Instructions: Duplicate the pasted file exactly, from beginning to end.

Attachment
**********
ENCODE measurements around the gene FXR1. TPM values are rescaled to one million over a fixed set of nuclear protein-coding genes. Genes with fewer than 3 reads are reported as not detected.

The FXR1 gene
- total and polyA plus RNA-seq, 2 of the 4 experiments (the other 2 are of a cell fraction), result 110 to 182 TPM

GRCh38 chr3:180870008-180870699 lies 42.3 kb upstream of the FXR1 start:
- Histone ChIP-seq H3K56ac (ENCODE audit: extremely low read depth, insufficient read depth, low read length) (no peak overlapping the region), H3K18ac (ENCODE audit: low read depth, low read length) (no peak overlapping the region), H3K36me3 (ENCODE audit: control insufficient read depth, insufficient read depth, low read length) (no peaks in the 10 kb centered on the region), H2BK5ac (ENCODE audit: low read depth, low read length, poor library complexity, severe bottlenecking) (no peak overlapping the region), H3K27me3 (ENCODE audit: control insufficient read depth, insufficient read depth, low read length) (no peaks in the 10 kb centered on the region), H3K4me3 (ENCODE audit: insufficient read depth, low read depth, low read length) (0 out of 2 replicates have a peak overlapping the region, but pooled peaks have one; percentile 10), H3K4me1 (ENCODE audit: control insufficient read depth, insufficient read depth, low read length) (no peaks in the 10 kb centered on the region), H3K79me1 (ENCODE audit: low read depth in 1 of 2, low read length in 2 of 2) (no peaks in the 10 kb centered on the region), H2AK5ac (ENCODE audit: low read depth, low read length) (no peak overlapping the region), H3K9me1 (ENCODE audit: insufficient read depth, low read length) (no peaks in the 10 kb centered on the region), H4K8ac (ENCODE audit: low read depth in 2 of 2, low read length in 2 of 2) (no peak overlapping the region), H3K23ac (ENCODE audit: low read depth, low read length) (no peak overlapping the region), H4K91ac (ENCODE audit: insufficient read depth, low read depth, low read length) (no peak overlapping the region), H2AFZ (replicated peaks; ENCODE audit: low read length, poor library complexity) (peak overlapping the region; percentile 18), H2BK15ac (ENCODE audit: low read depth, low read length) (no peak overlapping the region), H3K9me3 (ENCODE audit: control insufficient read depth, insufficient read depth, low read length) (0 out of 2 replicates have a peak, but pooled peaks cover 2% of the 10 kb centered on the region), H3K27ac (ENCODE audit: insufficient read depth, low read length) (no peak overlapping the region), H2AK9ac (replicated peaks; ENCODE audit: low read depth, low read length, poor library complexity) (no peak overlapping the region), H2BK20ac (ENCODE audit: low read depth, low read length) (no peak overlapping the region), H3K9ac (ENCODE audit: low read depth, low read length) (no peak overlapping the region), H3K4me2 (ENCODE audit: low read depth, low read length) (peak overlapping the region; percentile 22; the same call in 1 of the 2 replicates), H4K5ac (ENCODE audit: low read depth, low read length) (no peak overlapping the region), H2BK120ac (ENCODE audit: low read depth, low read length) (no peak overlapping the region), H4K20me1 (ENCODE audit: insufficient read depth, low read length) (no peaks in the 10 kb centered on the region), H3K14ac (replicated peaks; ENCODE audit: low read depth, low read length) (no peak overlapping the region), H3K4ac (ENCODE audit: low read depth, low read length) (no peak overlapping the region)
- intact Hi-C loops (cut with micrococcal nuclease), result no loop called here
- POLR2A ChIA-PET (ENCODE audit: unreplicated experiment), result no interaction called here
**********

ENCODE measurements around the gene FXR1. TPM values are rescaled to one million over a fixed set of nuclear protein-coding genes. Genes with fewer than 3 reads are reported as not detected.

The FXR1 gene
- total and polyA plus RNA-seq, 2 of the 4 experiments (the other 2 are of a cell fraction), result 110 to 182 TPM

GRCh38 chr3:180870008-180870699 lies 42.3 kb upstream of the FXR1 start:
- Histone ChIP-seq H3K56ac (ENCODE audit: extremely low read depth, insufficient read depth, low read length) (no peak overlapping the region), H3K18ac (ENCODE audit: low read depth, low read length) (no peak overlapping the region), H3K36me3 (ENCODE audit: control insufficient read depth, insufficient read depth, low read length) (no peaks in the 10 kb centered on the region), H2BK5ac (ENCODE audit: low read depth, low read length, poor library complexity, severe bottlenecking) (no peak overlapping the region), H3K27me3 (ENCODE audit: control insufficient read depth, insufficient read depth, low read length) (no peaks in the 10 kb centered on the region), H3K4me3 (ENCODE audit: insufficient read depth, low read depth, low read length) (0 out of 2 replicates have a peak overlapping the region, but pooled peaks have one; percentile 10), H3K4me1 (ENCODE audit: control insufficient read depth, insufficient read depth, low read length) (no peaks in the 10 kb centered on the region), H3K79me1 (ENCODE audit: low read depth in 1 of 2, low read length in 2 of 2) (no peaks in the 10 kb centered on the region), H2AK5ac (ENCODE audit: low read depth, low read length) (no peak overlapping the region), H3K9me1 (ENCODE audit: insufficient read depth, low read length) (no peaks in the 10 kb centered on the region), H4K8ac (ENCODE audit: low read depth in 2 of 2, low read length in 2 of 2) (no peak overlapping the region), H3K23ac (ENCODE audit: low read depth, low read length) (no peak overlapping the region), H4K91ac (ENCODE audit: insufficient read depth, low read depth, low read length) (no peak overlapping the region), H2AFZ (replicated peaks; ENCODE audit: low read length, poor library complexity) (peak overlapping the region; percentile 18), H2BK15ac (ENCODE audit: low read depth, low read length) (no peak overlapping the region), H3K9me3 (ENCODE audit: control insufficient read depth, insufficient read depth, low read length) (0 out of 2 replicates have a peak, but pooled peaks cover 2% of the 10 kb centered on the region), H3K27ac (ENCODE audit: insufficient read depth, low read length) (no peak overlapping the region), H2AK9ac (replicated peaks; ENCODE audit: low read depth, low read length, poor library complexity) (no peak overlapping the region), H2BK20ac (ENCODE audit: low read depth, low read length) (no peak overlapping the region), H3K9ac (ENCODE audit: low read depth, low read length) (no peak overlapping the region), H3K4me2 (ENCODE audit: low read depth, low read length) (peak overlapping the region; percentile 22; the same call in 1 of the 2 replicates), H4K5ac (ENCODE audit: low read depth, low read length) (no peak overlapping the region), H2BK120ac (ENCODE audit: low read depth, low read length) (no peak overlapping the region), H4K20me1 (ENCODE audit: insufficient read depth, low read length) (no peaks in the 10 kb centered on the region), H3K14ac (replicated peaks; ENCODE audit: low read depth, low read length) (no peak overlapping the region), H3K4ac (ENCODE audit: low read depth, low read length) (no peak overlapping the region)
- intact Hi-C loops (cut with micrococcal nuclease), result no loop called here
- POLR2A ChIA-PET (ENCODE audit: unreplicated experiment), result no interaction called here